What's Your Business Leadership Style?


leadership

When My Boss Let Me Fail

I will never forget my first performance evaluation. My boss, Jack, reviewed my first year on the job, highlighting some of my early successes. He then proceeded with a litany of my shortcomings, failures and areas that needed improvement. Several of the examples he cited were over six months old. At the conclusion of the conversation, I said, “I really appreciate the feedback, but wouldn’t it have made more sense to have made me aware of these as you observed them so I could have fixed them by now?” I don’t remember Jack’s response, but I can tell you that he did not change his approach to performance management.

The One Minute Manager

Flash forward about ten years to when Ken Blanchard began espousing the concept of the One Minute Manager. Blanchard referred to Jack’s style of performance appraisals as NIGYYSOB or, “Now I’ve got you, you SOB.” He suggested what I understood in my first year of professional employment; it makes more sense to give your employees in the moment praise or constructive criticism than building a file throughout the year for the annual, NIGYYSOB performance review. He also talked about giving your employees the opportunity to fail but being a safety net for them if they do.

Leadership in the Military

Stanley McChrystal, the former Commander, International Security Assistance Force (ISAF) and Commander, U.S. Forces Afghanistan (USFOR-A), tells a story on TED Talk about an experience he had early in his career. He had just completed a simulation maneuvers exercise and his troops had been “killed.” The ensuing debriefing with his superiors and in front of his peers only served to exacerbate his already wounded pride and self-esteem. As he walked out of the debriefing room, he saw his battalion commander who said, “Stanley, I thought you did great out there.” McChrystal said, “In one sentence he lifted me up, put me back on my feet and taught me that leaders let you fail and yet not let you be a failure.”

A True Business Leader

At Dise & Company, we like to joke that our corporate headquarters is not in some remote city, but in the corner office. The reality is that we do not need to go to “corporate” to get approval when dealing with a client need. Instead, if we do seek out our President, Ralph Dise, it is for his insight or just to let him know what we did. Ralph’s leadership style of trust has resulted in a much more open and creative environment for us as employees. In turn, the ability to respond to our clients’ executive search, outplacement and executive coaching needs in the moment without the traditional bureaucratic and time consuming approval from corporate.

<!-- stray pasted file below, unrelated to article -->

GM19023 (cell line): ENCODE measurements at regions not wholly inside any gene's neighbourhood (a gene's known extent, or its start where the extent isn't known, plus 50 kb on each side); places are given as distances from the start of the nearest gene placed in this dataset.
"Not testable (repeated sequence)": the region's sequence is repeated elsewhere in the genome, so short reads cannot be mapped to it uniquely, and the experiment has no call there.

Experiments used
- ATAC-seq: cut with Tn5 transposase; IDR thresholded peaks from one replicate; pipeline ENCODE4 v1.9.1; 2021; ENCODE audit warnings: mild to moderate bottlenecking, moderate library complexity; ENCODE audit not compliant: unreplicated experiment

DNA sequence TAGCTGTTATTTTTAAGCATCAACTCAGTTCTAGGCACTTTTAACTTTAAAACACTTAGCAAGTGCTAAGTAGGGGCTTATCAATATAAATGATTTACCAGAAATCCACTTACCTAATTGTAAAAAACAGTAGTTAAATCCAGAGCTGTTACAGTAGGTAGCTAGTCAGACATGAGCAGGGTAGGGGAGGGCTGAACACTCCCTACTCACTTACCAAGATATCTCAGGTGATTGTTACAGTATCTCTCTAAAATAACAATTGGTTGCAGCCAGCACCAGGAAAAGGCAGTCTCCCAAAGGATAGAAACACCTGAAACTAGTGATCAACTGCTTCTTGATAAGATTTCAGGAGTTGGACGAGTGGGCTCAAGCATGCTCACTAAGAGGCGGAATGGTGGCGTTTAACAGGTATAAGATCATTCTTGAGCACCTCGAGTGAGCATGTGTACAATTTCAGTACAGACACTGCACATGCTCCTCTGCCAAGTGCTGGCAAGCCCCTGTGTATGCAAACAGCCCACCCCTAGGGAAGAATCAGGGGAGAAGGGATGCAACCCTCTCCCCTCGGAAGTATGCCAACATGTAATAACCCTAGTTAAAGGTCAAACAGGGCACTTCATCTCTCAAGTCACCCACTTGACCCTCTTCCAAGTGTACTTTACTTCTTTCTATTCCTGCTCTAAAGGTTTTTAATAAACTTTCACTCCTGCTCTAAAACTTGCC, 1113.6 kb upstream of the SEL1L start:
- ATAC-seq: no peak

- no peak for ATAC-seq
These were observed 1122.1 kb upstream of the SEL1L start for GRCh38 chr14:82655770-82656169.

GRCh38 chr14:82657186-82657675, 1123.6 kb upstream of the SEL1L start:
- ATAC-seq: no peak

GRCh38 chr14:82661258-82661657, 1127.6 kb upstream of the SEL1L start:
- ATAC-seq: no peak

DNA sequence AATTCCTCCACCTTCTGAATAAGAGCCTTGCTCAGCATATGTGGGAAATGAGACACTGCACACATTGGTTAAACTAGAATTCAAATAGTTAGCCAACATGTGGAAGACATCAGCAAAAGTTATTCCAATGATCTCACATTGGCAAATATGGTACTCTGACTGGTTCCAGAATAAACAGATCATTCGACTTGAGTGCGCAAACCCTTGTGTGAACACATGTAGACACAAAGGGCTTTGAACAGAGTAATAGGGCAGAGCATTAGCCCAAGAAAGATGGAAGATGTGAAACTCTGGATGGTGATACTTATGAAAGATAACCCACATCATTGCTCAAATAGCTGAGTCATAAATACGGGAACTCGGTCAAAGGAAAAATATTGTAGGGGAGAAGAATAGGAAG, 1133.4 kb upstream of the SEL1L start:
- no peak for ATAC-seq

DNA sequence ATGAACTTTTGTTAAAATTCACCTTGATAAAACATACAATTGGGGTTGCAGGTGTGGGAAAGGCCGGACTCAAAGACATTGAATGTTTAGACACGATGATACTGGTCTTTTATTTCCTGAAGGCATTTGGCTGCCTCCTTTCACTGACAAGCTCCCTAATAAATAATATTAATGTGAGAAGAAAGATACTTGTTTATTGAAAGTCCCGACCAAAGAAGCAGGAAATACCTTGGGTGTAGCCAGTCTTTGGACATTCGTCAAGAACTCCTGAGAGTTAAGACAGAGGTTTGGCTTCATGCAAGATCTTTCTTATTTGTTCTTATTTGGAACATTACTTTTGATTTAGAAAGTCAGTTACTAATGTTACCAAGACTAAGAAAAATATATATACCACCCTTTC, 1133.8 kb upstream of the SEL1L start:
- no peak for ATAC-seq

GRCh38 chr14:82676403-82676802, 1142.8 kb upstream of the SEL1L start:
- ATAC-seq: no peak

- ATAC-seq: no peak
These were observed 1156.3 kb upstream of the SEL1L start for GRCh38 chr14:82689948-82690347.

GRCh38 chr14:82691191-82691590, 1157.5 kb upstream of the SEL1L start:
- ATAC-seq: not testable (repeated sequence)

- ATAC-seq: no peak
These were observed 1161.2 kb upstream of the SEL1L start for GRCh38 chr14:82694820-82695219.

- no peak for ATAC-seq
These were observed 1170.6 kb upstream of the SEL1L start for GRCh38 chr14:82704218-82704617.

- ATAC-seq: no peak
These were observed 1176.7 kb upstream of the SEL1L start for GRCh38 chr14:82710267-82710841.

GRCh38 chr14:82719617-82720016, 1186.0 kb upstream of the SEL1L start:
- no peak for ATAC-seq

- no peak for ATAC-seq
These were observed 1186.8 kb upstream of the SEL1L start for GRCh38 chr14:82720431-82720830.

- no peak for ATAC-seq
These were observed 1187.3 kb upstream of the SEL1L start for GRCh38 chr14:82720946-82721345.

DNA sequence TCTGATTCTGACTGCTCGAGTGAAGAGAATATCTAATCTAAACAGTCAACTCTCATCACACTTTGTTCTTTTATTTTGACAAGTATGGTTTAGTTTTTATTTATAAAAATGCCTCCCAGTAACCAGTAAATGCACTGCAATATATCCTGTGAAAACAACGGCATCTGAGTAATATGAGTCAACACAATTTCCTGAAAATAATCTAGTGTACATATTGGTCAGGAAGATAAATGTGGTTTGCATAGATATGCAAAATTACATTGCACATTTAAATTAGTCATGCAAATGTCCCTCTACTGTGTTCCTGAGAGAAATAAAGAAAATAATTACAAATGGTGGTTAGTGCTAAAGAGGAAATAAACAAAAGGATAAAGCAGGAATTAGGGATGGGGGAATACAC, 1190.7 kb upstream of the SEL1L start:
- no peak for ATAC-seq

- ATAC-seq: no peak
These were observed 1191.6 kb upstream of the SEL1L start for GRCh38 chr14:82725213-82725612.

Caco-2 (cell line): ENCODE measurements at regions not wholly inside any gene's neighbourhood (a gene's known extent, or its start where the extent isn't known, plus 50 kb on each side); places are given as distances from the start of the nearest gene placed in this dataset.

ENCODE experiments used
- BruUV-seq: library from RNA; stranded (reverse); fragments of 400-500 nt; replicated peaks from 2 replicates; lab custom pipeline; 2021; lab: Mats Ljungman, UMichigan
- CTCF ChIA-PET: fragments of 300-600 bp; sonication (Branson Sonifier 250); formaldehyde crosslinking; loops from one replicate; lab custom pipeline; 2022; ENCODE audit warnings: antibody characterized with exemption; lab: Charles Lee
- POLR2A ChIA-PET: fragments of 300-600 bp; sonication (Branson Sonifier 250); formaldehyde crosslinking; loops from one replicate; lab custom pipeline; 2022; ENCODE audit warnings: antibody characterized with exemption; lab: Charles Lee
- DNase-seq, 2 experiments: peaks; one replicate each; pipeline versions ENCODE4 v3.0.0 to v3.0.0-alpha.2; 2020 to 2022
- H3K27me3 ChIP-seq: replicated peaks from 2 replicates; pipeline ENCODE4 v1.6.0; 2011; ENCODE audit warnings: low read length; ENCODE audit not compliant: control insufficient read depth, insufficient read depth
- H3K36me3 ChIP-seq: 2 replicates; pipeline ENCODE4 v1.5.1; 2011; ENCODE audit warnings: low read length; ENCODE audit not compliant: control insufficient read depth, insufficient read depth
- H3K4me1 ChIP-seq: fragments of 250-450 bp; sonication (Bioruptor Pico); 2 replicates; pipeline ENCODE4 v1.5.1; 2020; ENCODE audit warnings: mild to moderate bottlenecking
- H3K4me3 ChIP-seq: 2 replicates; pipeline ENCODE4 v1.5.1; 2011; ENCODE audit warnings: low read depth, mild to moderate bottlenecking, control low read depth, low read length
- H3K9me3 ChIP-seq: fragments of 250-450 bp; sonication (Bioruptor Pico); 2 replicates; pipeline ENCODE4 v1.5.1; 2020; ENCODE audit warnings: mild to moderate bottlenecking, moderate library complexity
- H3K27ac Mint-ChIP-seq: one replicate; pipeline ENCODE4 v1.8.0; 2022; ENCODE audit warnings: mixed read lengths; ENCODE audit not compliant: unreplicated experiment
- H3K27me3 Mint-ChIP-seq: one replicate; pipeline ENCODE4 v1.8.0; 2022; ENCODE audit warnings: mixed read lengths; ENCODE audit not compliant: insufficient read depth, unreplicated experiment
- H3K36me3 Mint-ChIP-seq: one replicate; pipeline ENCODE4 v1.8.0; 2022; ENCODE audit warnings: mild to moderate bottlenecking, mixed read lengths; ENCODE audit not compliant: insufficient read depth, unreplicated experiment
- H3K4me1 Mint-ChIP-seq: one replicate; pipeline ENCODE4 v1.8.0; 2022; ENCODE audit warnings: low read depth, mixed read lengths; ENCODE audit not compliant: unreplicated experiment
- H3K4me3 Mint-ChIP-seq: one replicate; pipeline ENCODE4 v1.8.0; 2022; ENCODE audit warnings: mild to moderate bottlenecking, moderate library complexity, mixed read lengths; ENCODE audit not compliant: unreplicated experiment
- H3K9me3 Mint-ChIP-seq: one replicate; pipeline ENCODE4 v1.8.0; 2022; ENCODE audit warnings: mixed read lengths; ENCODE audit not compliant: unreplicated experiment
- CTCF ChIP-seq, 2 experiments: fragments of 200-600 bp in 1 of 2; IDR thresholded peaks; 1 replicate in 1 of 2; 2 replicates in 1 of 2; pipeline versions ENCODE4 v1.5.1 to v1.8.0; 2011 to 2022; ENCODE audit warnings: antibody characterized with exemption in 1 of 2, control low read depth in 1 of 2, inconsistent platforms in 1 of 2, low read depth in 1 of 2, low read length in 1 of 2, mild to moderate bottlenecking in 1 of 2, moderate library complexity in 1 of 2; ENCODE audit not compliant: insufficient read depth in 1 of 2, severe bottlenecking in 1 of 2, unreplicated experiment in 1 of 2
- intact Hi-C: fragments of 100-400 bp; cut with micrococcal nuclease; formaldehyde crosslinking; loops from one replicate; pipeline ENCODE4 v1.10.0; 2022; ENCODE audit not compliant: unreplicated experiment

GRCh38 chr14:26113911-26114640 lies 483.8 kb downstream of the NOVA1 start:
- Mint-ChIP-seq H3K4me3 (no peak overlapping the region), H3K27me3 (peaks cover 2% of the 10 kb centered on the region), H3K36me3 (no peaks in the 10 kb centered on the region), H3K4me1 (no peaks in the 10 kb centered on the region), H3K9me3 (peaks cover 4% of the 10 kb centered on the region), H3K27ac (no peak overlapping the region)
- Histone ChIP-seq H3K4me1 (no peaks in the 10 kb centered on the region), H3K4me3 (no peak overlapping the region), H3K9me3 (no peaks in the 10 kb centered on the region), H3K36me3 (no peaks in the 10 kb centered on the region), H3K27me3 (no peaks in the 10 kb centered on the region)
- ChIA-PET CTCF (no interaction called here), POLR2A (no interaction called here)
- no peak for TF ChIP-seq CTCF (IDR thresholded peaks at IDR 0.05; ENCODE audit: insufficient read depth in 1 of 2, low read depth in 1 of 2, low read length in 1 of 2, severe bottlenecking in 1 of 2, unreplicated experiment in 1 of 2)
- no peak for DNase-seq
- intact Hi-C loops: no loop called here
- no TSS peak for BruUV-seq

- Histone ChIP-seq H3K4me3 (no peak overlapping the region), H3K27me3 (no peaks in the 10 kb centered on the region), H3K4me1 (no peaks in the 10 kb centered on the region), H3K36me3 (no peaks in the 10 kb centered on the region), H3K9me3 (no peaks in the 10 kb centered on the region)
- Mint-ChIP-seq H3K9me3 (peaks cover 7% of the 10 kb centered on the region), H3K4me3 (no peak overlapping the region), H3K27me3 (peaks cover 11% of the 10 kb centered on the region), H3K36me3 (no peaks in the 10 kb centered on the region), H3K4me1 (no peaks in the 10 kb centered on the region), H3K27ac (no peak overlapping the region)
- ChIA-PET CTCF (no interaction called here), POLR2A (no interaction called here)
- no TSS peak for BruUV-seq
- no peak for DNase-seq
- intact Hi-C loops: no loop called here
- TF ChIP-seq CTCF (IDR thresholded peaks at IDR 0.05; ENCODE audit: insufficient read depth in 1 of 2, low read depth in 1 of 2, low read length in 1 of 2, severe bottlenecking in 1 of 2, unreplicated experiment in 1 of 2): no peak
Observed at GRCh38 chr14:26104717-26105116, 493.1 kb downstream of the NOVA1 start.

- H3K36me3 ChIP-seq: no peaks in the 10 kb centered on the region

Ralph will tell you there have been times when one of us came up with an idea he thought was sure to fail. But rather than tell us that, he let us run with it. While there have been occasions when he was right, Ralph has never said, “I knew that wouldn’t work.” Instead, he has created the “safety net” of the freedom to try new things and to potentially fail without being a failure. Consequently, our firm and our clients have benefited from a number of successful programs and approaches that would have never seen the light of day if Ralph had not let us run with them.

What’s Your Leadership Style?

So what is your leadership style? Are your performance appraisals NIGGYSOBs or in the moment praise and/or constructive criticism? Do you give your employees opportunities to fail, while being there as a safety net for them if they do? When they fail do you help them to not be a failure? When they succeed do you give them the praise and recognition they deserve?


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Greg Reynolds

Greg is an experienced human resources executive who assists clients in recruiting key talent, building organizational bench strength and optimizing workforce performance by enhancing leadership skills. He is skilled in creating outplacement services that meet the needs of both organizations and individuals affected by reductions in force. His clients have ranged from small businesses to Fortune 100 organizations in the public and private sectors. He has deep experience in service, industrial, non profit, and technology environments.